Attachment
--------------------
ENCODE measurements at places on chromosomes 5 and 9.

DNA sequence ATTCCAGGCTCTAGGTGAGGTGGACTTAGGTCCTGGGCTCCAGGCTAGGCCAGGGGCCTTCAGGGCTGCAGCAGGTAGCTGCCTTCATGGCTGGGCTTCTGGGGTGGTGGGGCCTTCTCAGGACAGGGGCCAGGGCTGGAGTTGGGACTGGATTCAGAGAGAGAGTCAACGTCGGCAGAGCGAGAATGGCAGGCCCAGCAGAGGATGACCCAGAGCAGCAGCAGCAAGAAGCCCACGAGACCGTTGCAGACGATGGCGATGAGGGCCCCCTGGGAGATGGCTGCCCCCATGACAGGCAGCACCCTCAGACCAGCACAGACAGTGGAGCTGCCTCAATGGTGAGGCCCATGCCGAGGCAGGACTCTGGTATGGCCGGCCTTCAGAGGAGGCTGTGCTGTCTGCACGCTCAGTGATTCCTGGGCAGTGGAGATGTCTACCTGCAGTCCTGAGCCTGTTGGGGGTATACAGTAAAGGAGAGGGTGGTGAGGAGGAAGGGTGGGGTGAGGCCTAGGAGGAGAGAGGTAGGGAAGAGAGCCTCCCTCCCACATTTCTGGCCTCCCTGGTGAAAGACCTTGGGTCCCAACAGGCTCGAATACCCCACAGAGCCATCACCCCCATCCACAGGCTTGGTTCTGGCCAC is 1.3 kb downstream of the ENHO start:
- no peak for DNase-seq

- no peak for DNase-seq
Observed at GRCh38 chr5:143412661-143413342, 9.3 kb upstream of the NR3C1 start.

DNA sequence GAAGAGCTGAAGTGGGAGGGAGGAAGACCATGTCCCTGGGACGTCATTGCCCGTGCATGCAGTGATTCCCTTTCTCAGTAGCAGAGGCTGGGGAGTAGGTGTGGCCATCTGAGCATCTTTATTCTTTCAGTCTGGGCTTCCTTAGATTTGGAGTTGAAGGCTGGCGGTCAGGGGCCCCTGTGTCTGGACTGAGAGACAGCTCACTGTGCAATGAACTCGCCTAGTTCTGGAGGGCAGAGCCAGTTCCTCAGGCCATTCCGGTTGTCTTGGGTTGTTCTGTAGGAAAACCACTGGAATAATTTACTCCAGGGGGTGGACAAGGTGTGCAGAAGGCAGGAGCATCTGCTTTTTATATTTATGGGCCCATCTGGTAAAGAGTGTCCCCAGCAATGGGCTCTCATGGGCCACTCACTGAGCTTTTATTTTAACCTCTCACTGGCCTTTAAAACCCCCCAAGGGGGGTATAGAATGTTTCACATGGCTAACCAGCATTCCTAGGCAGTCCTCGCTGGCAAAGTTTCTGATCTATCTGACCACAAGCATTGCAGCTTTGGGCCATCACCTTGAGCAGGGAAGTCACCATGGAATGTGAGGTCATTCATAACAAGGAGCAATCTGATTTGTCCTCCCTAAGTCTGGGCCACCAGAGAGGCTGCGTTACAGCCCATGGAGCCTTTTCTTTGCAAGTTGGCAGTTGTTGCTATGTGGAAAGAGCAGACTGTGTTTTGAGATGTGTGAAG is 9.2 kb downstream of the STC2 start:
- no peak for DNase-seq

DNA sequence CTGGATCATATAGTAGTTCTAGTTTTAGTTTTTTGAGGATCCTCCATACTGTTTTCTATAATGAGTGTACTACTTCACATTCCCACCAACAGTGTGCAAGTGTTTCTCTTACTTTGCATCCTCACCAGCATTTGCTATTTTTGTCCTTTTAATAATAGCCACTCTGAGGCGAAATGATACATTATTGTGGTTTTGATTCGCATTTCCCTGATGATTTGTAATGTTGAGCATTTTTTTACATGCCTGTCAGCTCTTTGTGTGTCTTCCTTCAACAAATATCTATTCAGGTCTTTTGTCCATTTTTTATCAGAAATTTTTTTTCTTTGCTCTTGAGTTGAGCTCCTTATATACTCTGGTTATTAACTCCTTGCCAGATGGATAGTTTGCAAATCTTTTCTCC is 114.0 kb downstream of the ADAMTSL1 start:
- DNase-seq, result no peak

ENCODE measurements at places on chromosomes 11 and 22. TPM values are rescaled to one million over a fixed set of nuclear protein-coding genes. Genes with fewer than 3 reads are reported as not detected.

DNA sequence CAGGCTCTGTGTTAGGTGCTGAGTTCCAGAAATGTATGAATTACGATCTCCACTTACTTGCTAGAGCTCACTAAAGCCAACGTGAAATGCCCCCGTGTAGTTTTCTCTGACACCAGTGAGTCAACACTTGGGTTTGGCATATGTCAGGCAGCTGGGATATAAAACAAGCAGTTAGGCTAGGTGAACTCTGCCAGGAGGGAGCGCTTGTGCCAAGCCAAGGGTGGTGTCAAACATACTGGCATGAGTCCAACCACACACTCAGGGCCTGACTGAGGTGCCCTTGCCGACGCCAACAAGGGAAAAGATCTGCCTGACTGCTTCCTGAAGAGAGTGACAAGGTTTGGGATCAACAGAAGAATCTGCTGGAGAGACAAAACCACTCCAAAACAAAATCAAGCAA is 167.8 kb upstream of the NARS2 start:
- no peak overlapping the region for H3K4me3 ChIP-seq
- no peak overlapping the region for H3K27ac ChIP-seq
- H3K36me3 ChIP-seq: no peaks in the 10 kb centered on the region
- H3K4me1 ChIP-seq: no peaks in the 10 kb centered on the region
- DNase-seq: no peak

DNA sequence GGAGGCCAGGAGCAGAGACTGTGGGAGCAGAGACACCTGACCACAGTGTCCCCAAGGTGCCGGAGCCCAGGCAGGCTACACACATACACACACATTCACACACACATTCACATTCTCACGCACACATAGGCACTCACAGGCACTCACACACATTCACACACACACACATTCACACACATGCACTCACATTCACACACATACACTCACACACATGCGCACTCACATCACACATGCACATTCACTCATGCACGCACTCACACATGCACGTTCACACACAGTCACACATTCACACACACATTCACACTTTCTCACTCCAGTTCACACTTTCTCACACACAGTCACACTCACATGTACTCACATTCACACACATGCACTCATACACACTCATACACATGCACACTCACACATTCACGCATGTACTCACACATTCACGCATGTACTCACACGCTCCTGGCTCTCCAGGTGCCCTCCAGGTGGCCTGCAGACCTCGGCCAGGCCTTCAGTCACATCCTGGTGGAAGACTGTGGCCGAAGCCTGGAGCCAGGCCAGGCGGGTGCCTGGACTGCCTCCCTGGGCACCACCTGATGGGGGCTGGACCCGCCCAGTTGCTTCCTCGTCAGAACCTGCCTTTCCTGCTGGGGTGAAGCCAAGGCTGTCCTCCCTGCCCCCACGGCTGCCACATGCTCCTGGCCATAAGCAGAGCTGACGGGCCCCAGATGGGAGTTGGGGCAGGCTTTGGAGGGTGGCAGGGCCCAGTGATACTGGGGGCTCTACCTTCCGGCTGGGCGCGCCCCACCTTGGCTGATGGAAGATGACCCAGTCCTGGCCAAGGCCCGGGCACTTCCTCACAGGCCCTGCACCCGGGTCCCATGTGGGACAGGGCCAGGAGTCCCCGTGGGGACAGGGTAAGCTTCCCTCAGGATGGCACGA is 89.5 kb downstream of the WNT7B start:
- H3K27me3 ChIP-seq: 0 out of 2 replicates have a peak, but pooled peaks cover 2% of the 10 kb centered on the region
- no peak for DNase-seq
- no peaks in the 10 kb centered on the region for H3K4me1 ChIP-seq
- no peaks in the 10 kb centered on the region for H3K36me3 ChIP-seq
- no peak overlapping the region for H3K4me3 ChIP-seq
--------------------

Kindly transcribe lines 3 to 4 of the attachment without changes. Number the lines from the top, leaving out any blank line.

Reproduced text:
- no peak for DNase-seq

- no peak for DNase-seq